Nearly 800,000 Americans suffering strokes each year, there is a good chance that you or someone you know has been affected by this disease. On average, someone in the United States suffers a stroke every 40 seconds. Every four minutes, someone dies of one.
While stroke is the fourth leading cause of death in this country, 85 percent of sufferers survive. However, stroke survivors often suffer permanent physical or mental disabilities that require rehabilitation. Some of the disabilities that result from strokes include:
- Paralysis or problems controlling movement
- Sensory disturbances including pain
- Problems using or understanding language
- Problems with thinking and memory
- Emotional disturbances
There is no cure for the disabilities left by a stroke. The goal of stroke rehabilitation is to help survivors relearn the skills that they lost following the stroke and teach them new ways of performing tasks to circumvent or compensate for the skills that they have lost.
The hope is that stroke survivors may be as independent and productive as possible following their rehabilitation.
There are several different types of rehabilitation therapy, including:
- Physical therapy to restore movement, balance and coordination
- Occupational therapy to relearn basic skills such as bathing and dressing
- Speech therapy
Rehabilitation experts agree that an important element in any rehabilitation program is carefully directed, well-focused, repetitive practice. This is the same type of practice used by most people trying to learn a new skill such as playing the piano or pitching a baseball.
Stroke rehabilitation often begins within the first 24 to 48 hours after the stroke when nurses and other medical personnel work to prevent problems such as stiff joints, falls, bedsores and pneumonia.
Once the patient has been discharged from the hospital, he or she, along with family or friends, will need to decide on care and living arrangements.
While some stroke survivors are able to return home, many have complications that require regular medical attention through a formal rehabilitation program. These types of facilities and services may include an inpatient program, outpatient program, nursing facility or home-based rehabilitation.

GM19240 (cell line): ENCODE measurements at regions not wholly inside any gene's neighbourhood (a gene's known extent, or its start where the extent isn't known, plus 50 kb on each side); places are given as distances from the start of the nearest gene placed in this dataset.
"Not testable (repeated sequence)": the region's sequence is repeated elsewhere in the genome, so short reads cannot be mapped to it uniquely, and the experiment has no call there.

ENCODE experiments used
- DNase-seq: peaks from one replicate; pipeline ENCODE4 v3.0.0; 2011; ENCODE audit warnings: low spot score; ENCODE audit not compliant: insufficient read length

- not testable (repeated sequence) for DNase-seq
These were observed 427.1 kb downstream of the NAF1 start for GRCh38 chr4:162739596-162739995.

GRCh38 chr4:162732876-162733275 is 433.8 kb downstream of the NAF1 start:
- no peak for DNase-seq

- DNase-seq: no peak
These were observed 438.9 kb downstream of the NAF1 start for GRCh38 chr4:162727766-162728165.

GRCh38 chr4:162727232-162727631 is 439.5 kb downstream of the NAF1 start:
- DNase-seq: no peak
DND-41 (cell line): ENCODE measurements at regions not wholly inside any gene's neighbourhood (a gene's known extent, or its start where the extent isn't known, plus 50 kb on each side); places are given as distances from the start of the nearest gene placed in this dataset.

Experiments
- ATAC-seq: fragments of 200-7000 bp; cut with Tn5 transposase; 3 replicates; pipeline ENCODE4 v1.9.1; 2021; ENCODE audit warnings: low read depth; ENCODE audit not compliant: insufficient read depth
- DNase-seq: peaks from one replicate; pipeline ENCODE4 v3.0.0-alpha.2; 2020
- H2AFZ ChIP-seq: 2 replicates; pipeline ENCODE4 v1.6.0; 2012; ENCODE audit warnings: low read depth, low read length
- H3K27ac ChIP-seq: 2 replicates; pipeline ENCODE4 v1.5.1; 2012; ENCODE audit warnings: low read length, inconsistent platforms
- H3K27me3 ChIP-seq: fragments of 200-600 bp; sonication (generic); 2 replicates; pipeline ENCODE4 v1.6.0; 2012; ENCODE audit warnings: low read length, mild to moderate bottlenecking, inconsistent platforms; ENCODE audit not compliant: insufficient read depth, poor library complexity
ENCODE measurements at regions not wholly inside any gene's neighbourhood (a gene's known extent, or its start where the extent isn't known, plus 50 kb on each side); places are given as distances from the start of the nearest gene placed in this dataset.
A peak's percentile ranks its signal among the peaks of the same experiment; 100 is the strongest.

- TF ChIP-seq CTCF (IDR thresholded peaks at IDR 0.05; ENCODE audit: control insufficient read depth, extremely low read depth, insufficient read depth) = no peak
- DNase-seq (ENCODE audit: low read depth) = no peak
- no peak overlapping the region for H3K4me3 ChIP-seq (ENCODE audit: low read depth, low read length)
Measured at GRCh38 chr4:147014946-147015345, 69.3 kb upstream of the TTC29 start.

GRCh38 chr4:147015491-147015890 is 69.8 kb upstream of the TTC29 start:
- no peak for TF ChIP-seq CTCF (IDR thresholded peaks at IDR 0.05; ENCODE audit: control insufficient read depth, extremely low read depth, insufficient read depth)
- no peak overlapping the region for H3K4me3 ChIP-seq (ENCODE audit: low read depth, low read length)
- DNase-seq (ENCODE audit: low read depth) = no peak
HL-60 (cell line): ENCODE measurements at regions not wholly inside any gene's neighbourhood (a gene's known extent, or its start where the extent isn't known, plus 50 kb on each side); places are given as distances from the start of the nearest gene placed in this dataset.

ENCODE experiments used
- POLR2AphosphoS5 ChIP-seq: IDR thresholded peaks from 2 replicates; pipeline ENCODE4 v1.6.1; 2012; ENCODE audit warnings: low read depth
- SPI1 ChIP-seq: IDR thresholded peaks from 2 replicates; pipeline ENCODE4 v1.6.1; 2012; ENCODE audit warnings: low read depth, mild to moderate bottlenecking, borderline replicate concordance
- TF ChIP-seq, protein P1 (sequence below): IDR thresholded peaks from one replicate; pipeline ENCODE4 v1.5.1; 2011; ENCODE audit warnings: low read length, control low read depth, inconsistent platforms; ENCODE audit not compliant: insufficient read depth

Inpatient rehabilitation units:
Patients usually stay in the facility for two to three weeks, engaging in a coordinated, intensive program of rehabilitation. These programs often involve at least three hours of active therapy a day, five or six days a week. Inpatient facilities usually offer a comprehensive range of medical services including full-time physicians and therapists specializing in post-stroke rehabilitation.
Outpatient rehabilitation units:
Patients typically spend several hours, often three days a week, at the facility taking part in therapy sessions. They then return home at night. Outpatient facilities often provide access to physicians and therapists and offer treatment programs as intense as those of inpatient facilities. However, they sometimes offer less demanding regimens for patients with lower physical capacities.
Rehabilitation services vary at nursing facilities. Skilled nursing facilities tend to place an emphasis on rehabilitation. Normally, fewer hours of therapy are offered at nursing facilities than at either type of rehabilitation units.
Home-based rehabilitation programs:
Undergoing treatment at home gives patients the opportunity to practice skills in the context of their own living environment, but it may lack the specialized equipment used at medical facilities. Home rehabilitation is often suitable for patients who lack transportation or require treatment by only one type of therapist.
Family and friends play a very important role in stroke rehabilitation. A caring and able spouse, partner or family member can be a positive factor in rehabilitation.
It is also important for family members to understand what the stroke survivor has been through and how disabilities can affect the person so they can know what to expect and how to handle problems once the patient leaves the hospital. For more information, call the American Stroke Association at 1-888-4-STROKE.